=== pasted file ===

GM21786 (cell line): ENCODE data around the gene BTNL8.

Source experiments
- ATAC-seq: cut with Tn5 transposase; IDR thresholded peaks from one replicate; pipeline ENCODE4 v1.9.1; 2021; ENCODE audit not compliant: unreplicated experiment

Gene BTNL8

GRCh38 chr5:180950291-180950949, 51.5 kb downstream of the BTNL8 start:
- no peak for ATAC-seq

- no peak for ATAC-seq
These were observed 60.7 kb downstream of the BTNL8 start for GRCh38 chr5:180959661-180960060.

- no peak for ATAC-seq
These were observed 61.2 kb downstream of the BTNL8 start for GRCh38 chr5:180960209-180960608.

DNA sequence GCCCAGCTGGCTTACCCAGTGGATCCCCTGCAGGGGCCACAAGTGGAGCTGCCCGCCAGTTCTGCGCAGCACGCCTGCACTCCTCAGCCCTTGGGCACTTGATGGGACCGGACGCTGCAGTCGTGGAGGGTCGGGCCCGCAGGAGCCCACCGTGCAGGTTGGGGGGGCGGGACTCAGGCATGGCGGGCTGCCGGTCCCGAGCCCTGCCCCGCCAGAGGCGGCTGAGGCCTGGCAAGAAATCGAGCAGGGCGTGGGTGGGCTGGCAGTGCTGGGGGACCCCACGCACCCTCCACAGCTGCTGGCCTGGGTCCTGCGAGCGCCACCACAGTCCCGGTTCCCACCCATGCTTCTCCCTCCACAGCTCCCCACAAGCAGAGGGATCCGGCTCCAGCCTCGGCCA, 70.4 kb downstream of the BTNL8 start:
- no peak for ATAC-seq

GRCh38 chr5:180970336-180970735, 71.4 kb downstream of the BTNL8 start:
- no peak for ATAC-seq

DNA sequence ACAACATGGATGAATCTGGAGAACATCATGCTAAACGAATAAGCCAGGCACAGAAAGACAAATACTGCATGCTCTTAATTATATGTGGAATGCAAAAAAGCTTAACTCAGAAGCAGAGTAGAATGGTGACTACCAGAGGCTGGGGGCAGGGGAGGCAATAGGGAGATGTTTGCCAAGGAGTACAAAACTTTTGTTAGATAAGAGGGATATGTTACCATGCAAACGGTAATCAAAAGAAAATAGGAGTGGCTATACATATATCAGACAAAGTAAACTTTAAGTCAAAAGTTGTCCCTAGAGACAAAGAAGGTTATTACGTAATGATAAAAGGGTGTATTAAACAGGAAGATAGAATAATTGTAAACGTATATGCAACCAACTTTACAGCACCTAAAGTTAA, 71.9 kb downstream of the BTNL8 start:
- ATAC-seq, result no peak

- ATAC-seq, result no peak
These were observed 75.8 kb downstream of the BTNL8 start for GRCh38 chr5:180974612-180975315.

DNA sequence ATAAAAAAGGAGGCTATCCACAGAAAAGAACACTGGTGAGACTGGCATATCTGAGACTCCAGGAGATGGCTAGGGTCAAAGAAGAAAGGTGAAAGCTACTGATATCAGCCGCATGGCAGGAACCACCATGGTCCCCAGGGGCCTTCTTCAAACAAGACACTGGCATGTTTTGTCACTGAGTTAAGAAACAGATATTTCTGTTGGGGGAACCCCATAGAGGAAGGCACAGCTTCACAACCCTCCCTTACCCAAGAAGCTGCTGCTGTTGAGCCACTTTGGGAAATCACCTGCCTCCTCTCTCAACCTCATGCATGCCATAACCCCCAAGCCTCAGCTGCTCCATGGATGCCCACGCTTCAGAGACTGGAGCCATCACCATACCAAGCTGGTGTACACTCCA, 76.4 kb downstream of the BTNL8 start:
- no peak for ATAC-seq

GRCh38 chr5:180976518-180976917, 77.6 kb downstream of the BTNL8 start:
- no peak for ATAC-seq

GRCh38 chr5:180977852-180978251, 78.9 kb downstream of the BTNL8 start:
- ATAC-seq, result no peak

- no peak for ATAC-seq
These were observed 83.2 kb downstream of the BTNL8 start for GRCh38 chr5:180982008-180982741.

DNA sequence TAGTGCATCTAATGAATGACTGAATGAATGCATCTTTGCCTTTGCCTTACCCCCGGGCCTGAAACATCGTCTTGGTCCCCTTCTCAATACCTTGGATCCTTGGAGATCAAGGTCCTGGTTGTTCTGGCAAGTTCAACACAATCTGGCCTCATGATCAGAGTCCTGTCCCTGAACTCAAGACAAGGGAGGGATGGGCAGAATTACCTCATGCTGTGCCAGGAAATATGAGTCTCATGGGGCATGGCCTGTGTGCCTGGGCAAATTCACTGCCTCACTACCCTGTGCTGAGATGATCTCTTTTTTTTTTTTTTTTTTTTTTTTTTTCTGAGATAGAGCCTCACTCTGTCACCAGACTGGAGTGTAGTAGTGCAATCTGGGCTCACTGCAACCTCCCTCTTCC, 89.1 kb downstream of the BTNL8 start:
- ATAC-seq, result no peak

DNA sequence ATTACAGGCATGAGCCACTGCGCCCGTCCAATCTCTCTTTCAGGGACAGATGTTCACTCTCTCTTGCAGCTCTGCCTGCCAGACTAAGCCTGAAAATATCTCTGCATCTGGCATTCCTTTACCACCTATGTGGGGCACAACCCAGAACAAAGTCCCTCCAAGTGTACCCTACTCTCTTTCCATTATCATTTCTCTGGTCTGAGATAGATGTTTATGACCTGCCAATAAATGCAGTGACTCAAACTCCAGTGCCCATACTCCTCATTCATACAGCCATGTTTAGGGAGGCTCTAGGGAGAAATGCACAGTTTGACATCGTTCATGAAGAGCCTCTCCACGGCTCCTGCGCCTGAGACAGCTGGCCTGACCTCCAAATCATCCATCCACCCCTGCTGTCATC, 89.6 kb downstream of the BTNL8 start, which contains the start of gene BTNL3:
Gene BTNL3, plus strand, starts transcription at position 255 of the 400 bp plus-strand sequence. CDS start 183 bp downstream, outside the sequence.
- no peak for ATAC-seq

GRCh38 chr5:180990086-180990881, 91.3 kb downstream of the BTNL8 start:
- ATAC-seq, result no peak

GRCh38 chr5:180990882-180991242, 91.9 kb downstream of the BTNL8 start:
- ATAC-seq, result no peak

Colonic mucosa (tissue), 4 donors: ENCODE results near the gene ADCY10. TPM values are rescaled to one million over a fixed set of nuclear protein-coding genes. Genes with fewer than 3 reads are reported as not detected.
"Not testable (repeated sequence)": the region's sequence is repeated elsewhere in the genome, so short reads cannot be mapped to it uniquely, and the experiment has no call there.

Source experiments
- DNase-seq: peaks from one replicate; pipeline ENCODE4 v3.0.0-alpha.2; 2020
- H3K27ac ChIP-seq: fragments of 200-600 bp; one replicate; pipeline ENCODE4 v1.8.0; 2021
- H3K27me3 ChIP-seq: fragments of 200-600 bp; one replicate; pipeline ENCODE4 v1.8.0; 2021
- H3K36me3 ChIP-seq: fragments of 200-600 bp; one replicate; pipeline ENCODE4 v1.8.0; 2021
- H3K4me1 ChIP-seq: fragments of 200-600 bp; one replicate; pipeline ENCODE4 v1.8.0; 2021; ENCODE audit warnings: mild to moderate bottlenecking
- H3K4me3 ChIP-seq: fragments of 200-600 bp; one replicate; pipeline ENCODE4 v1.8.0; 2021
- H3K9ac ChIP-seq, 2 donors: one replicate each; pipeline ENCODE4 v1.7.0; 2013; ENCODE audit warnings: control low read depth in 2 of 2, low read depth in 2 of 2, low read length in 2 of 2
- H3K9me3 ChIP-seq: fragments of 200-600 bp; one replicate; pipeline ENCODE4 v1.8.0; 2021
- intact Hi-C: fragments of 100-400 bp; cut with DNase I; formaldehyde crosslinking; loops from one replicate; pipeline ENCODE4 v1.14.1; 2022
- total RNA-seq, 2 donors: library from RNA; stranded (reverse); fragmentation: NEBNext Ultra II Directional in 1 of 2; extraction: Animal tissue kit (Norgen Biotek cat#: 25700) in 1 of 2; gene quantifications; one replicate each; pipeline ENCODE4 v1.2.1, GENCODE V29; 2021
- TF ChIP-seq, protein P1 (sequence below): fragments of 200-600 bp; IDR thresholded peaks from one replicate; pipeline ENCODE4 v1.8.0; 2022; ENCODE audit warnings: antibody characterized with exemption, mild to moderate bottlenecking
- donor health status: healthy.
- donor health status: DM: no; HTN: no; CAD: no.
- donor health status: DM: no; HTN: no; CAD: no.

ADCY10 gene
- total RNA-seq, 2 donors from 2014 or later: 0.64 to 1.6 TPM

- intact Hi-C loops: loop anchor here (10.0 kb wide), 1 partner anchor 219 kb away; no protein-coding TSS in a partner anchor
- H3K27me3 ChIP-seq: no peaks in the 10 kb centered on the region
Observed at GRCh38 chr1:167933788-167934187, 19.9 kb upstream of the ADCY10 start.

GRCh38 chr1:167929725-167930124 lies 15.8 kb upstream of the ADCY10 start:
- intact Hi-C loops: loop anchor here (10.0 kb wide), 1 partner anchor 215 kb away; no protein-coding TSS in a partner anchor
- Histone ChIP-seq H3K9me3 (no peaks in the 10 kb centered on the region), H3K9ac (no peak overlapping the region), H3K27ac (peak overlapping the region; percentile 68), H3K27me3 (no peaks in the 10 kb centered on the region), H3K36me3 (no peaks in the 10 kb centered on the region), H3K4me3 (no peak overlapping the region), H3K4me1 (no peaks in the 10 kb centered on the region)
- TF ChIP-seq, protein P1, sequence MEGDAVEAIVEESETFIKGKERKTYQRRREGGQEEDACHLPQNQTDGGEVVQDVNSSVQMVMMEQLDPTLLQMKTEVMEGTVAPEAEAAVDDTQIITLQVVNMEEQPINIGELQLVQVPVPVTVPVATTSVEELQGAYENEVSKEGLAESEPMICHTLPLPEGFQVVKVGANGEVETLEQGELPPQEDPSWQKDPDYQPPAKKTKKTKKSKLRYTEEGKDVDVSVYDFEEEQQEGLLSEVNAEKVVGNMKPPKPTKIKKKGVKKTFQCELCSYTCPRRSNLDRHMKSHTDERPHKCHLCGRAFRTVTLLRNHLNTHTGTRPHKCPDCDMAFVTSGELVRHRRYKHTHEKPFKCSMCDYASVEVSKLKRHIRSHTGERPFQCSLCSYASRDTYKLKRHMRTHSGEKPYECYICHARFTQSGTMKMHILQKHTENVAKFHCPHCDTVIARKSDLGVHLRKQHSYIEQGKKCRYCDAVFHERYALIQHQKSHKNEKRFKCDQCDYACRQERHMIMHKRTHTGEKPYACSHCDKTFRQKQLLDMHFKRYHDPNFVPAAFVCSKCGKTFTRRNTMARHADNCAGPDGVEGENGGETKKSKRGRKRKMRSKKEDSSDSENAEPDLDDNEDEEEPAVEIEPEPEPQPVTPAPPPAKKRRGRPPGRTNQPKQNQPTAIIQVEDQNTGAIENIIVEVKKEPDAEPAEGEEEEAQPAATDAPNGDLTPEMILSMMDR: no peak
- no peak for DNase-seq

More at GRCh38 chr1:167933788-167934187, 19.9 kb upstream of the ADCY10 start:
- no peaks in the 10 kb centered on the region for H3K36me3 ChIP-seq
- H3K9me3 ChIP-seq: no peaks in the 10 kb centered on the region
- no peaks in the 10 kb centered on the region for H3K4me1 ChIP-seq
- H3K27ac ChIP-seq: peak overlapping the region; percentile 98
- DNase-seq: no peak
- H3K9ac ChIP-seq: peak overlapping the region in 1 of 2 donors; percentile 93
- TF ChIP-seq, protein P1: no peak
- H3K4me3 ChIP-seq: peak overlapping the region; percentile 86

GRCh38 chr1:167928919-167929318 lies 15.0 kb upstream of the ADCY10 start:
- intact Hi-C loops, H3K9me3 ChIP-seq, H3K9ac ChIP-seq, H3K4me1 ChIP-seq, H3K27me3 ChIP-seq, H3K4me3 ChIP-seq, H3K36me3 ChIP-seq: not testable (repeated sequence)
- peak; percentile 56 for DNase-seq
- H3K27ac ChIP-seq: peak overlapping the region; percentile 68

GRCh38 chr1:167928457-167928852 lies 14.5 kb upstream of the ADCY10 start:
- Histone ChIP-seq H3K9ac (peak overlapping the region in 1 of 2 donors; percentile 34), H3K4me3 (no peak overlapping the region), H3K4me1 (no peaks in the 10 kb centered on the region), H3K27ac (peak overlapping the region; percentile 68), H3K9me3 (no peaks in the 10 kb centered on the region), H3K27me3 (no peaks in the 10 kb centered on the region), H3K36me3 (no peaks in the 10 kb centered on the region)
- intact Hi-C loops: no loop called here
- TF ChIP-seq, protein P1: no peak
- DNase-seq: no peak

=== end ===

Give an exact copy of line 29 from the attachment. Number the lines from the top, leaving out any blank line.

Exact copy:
DNA sequence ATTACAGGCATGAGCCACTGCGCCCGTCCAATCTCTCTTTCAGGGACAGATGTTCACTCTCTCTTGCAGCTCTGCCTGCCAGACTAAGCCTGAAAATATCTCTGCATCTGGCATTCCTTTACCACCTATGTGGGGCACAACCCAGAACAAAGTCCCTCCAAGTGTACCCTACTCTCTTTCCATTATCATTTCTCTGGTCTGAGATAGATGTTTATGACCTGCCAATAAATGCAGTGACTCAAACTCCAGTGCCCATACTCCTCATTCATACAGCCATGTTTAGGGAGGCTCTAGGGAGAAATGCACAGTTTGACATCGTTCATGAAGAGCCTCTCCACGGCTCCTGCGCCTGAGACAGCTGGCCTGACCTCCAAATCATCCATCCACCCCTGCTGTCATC, 89.6 kb downstream of the BTNL8 start, which contains the start of gene BTNL3: